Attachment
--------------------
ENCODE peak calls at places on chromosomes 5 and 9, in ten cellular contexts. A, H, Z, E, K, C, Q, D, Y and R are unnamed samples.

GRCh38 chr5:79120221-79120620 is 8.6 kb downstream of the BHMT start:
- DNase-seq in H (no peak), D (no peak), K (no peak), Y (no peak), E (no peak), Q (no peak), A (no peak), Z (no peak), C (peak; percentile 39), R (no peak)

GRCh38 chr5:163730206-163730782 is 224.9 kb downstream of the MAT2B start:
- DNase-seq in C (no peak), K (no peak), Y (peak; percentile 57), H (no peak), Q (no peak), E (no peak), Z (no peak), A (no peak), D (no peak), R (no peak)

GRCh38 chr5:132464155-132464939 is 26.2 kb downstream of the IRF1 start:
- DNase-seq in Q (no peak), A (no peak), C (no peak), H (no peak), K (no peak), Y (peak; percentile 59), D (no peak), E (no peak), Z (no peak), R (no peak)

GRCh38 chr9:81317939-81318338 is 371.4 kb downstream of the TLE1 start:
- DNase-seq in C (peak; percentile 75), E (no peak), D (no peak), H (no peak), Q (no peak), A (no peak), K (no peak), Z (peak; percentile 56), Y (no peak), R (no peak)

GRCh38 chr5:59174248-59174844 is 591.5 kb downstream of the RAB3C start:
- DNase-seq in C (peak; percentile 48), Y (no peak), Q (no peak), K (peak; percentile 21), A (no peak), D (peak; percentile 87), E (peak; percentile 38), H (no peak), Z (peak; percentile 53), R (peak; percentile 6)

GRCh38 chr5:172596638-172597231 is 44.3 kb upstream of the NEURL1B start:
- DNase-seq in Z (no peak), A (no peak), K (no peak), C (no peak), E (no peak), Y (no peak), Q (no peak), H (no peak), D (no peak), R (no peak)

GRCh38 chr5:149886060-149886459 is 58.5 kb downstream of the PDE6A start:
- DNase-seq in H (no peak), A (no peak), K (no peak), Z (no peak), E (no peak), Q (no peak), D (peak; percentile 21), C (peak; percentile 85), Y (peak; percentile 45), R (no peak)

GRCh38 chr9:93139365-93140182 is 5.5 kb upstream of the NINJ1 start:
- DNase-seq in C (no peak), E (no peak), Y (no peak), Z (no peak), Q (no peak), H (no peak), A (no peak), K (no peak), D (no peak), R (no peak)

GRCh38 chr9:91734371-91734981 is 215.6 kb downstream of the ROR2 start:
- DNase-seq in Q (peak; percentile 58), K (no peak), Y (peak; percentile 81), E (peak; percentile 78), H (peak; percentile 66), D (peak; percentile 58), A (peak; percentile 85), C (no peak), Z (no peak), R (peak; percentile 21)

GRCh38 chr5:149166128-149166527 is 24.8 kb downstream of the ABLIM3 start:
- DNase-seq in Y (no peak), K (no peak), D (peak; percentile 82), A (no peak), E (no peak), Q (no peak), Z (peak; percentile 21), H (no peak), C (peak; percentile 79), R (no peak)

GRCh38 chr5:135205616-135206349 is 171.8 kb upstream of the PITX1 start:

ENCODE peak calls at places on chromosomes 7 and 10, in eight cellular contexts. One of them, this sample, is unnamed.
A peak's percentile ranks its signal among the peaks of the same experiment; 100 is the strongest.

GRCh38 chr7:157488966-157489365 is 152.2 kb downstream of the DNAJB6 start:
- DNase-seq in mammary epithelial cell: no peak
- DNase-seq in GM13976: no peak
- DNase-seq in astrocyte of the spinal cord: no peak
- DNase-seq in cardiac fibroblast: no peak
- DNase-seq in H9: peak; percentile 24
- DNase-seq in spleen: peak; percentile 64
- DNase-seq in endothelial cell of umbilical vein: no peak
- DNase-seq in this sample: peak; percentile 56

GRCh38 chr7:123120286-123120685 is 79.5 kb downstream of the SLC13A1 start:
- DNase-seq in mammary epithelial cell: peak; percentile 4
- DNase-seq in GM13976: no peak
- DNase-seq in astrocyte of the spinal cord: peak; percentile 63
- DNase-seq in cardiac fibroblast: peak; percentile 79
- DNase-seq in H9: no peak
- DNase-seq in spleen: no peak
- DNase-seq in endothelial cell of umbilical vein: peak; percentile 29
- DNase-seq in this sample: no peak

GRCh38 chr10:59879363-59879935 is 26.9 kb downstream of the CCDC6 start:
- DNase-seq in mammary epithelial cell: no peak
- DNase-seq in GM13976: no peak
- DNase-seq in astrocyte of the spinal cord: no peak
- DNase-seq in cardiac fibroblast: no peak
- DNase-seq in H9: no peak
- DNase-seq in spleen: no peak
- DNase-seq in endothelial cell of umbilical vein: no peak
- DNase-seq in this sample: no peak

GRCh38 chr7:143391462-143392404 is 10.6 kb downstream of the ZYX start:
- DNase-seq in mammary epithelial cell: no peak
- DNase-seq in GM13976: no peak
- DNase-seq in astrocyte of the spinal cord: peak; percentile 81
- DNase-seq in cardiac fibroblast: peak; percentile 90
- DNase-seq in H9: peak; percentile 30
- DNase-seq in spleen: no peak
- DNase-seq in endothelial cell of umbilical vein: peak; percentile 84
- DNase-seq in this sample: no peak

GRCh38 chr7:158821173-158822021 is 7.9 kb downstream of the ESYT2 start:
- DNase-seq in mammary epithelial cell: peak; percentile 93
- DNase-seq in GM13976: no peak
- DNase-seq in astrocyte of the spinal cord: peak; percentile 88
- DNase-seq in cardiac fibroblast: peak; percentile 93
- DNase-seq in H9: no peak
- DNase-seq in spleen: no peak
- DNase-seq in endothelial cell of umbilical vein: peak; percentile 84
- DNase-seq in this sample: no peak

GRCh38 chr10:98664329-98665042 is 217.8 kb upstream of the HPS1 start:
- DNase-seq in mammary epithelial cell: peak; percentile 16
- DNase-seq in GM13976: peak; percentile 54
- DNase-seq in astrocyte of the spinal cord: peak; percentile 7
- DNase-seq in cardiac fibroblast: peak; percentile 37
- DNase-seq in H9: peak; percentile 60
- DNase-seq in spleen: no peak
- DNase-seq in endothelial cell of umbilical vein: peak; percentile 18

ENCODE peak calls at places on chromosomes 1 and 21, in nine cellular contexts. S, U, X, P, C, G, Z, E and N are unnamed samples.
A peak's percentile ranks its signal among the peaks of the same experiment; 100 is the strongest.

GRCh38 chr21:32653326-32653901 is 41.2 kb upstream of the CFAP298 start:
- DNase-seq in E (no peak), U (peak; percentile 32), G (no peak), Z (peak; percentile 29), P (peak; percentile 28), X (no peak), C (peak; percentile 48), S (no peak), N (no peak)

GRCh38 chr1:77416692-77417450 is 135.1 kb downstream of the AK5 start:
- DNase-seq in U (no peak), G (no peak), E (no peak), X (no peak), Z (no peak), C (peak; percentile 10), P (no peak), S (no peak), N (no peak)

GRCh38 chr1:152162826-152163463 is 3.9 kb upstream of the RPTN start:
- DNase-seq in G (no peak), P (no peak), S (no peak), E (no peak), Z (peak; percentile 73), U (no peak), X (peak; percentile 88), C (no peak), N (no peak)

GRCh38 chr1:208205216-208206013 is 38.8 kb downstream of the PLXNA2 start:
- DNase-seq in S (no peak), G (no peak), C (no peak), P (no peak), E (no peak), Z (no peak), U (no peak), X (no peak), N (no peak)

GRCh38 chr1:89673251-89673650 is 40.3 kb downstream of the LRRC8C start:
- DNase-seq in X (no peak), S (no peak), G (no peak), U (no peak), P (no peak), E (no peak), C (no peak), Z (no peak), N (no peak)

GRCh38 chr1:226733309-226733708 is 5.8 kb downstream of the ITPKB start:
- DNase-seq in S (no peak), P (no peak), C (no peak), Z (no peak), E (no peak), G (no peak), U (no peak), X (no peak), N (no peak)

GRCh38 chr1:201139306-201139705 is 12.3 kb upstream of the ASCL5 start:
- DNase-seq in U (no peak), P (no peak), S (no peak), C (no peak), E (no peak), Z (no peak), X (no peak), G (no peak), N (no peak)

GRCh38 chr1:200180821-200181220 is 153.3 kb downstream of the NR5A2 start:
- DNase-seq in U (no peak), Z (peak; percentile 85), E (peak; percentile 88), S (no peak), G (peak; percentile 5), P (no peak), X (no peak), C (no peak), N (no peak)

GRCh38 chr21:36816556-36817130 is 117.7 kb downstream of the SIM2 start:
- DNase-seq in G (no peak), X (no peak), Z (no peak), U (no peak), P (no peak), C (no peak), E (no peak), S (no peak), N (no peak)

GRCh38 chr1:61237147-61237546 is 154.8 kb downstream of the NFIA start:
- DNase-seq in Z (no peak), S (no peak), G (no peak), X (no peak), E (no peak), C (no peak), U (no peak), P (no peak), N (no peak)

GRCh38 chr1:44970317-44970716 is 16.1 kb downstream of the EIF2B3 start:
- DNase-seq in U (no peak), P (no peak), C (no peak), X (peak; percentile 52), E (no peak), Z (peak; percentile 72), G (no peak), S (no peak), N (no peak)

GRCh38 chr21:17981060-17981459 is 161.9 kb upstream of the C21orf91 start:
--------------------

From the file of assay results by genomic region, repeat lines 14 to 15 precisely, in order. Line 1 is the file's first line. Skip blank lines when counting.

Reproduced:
GRCh38 chr5:149886060-149886459 is 58.5 kb downstream of the PDE6A start:
- DNase-seq in H (no peak), A (no peak), K (no peak), Z (no peak), E (no peak), Q (no peak), D (peak; percentile 21), C (peak; percentile 85), Y (peak; percentile 45), R (no peak)